That was the challenge posed to designers for the One Good Chair 2010 competition and now the five finalists are gearing up to display their prototypes for the first time at the 2011 Winter Las Vegas Market January 24-28.
Similar to last year's theme, Minimum/Maximum, "Use Less, Make More" challenged designers to demonstrate that smart design can not only minimize material consumption but also maximize comfort. Contest judges specifically looked for pieces that minimized material, production, shipping and assembly while maximizing comfort, utility, durability and beauty in the product.
The finalists selected include:
Eric Tong from the United Kingdom for his Zpine Lounge Chair, which is based on a new technology he developed to open up unlimited possibilities for the use of honeycomb. A vastly undervalued material, honeycomb is very cheap to make and is sustainable and biodegradable, yet gives a magnificent strength to weight ratio.
German team Pitt Berkemeyer and Georg Thesing who designed the ELXE chair, which combines elegance with functionality by connecting the seat shell with the front and rear legs for a mobile piece that corresponds to the needs of modern life.
Helena Bueno and Heinz Miller of the Baita Design Studio in Brazil for their Broom Chair, which as the name suggests, was inspired by the broom manufacturing process, offering the maximum simplicity to assemble. When dismounted it can be stored in a minimal space.
Juan Mercado from the United States who designed the RE_Flex chair, which contemplates sustainability not only in the sense of material conservation, means of production and packaging, but as a concept in which objects can be sustainable through a reuse, transformative process that allows the object to be used in multiple ways for multiple events and activities.
Australian Tom Fereday for his Allt Chair design, which is based on a simple and highly efficient flat pack furniture design. Through an innovative, non-permanent fastening system combined with a durable light weight seat and back support, the Allt chair is efficient in terms of both material use and overall weight and size.
“All of the finalists epitomize what the Minimum/Maximum challenge is all about, not to mention, these designers hail from across globe bringing a fresh, universal perspective to the competition,” said Margaret Casey, director of programming for World Market Center Las Vegas. “This was not an easy challenge and we received entries from literally all over the world. These designers should be very proud of their prototypes and their efforts to create a chair that is both appealing and sustainable.”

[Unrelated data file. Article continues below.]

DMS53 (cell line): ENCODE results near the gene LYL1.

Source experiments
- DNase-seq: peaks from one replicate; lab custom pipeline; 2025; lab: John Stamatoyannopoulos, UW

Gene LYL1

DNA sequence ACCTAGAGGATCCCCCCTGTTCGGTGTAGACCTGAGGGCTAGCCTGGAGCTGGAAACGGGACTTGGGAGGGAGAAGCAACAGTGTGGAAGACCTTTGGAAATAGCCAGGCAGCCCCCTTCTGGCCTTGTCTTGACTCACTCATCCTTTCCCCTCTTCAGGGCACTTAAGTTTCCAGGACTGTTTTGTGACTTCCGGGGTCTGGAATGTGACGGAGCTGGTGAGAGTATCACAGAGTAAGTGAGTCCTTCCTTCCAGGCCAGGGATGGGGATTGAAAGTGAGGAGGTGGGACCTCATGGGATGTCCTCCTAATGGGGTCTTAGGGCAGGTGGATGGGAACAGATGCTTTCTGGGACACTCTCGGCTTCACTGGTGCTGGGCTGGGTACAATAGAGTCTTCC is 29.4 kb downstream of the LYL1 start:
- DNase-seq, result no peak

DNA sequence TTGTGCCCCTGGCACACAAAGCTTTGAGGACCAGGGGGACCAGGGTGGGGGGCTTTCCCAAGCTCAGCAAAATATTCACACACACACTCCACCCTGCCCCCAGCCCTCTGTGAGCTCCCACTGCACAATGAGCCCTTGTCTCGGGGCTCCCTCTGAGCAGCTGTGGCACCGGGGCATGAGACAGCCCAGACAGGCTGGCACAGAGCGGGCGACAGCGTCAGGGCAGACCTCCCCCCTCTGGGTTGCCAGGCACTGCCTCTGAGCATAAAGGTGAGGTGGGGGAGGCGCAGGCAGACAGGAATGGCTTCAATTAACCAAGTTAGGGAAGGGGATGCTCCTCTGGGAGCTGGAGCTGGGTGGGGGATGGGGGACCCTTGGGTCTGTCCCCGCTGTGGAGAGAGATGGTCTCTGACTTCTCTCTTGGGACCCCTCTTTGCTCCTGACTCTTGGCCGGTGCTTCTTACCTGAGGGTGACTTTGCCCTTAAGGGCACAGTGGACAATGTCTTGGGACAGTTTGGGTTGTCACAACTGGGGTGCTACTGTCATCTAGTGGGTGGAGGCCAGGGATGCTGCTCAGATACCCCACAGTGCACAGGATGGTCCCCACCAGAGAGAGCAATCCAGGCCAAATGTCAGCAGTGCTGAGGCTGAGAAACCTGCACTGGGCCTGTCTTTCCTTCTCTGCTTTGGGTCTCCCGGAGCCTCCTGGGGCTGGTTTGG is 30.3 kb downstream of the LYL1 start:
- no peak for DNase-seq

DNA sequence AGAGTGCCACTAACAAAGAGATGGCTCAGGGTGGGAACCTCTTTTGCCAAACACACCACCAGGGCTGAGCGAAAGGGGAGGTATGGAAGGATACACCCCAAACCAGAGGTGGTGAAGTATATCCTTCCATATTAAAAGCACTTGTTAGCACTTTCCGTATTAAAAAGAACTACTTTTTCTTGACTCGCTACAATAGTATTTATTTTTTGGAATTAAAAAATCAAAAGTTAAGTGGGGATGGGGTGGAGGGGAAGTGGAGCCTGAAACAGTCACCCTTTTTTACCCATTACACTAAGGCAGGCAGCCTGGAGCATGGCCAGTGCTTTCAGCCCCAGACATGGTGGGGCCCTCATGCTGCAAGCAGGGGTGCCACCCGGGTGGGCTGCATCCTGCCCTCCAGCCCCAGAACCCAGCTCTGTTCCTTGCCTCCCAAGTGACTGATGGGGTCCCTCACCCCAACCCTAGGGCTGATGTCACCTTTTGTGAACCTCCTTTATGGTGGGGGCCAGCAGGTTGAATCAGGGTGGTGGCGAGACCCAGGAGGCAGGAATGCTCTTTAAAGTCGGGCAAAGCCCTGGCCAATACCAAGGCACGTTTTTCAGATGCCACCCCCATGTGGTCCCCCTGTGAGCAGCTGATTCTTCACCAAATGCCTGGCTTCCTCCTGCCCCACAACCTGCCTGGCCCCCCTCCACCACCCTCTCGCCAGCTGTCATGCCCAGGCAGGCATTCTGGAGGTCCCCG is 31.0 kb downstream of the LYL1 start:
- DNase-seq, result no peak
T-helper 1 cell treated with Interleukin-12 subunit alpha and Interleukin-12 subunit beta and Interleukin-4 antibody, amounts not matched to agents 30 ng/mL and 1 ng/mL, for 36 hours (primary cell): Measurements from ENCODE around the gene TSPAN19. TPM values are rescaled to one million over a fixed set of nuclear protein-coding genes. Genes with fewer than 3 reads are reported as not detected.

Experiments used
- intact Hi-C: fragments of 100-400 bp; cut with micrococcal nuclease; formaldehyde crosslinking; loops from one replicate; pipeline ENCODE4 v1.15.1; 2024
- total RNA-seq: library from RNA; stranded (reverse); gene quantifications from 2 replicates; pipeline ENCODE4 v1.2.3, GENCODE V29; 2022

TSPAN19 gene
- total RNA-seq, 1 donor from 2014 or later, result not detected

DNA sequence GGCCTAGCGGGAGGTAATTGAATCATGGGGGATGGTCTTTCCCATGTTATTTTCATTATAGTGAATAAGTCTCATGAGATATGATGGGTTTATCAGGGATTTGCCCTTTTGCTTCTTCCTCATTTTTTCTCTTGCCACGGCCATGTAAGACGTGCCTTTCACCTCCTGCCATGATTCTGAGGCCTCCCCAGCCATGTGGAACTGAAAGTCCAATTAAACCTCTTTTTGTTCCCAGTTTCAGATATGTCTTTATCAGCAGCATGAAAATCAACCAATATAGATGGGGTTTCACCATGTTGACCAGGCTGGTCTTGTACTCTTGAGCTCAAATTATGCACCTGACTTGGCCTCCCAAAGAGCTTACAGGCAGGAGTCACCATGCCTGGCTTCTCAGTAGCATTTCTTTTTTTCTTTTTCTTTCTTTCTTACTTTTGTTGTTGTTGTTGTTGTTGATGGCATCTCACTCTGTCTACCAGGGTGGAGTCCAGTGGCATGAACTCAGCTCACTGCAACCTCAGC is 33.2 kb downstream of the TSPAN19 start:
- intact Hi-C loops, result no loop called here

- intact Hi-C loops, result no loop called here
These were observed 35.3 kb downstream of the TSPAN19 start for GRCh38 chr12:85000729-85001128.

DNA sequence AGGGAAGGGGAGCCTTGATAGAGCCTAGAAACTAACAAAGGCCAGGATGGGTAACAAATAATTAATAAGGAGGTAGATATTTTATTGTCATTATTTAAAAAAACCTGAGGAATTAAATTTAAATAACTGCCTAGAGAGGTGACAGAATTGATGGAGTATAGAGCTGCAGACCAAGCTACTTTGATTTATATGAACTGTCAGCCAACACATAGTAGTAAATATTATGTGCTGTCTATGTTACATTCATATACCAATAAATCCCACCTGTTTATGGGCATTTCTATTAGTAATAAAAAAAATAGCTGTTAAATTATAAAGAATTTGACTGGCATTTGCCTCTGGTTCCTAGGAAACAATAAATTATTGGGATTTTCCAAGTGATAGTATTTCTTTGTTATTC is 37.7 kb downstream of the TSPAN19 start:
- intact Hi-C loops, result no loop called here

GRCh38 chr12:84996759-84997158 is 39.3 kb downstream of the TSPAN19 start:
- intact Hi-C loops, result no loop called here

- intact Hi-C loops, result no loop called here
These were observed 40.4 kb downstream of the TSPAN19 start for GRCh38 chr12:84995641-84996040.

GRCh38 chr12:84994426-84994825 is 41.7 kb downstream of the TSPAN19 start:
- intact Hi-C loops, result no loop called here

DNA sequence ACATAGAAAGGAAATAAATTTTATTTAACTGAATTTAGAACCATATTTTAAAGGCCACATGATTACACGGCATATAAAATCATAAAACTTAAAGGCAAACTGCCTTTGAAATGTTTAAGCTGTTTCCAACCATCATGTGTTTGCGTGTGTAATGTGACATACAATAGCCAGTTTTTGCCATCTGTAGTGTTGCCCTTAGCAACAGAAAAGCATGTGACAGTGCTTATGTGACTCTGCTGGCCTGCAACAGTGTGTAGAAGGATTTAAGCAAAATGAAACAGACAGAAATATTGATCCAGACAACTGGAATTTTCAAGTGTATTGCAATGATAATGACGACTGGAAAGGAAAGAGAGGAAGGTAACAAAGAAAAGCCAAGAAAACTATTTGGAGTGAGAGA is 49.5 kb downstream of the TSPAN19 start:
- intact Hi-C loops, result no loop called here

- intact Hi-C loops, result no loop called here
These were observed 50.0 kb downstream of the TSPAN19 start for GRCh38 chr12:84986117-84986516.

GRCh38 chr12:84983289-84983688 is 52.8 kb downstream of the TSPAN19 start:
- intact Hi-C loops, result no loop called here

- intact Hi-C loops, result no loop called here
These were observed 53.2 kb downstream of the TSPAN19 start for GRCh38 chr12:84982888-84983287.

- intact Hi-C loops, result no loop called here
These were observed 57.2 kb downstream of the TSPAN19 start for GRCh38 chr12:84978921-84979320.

Judges include Zem Joaquin, founder and CEO of EcoFabulous, the online source for the “well lived” “eco” life and Summer Rayne Oakes, a former environmental scientist and entomologist who is now considered “The World’s First Eco-Model.” Other judges include Kira Gould, director of communications for William McDonough & Partners and co-author of Women in Green: Voices of Sustainable Design; Shashi Caan, a multi-disciplinary designer and educator, co-founder of the Shashi Caan Collective and Chair of the Interior Design Program at Parsons the New School for Design; and Sarah Backhouse, host of “Planet100” on the Discovery Network’s Planet Green channel and a member of the Entertainment and Media Committee of the UN-affiliated International Renewable Energy Organization.
The winner of the competition will be announced at a panel discussion and reception moderated by Lance Hosey, competition organizer, author of The Shape of Green Design, and CEO of GreenBlue The reception will take place Wed., Jan. 26 from 1 p.m. to 3 p.m.
Now in its third year, The One Good Chair competition is sponsored by the Sustainable Furnishings Council and the Las Vegas Design Center. Other supporters of the 2010 competition include Metropolis magazine as a media partner and manufacturers Handy Living, the Phillips Collection and Weyerhaeuser serving as prototype production partners.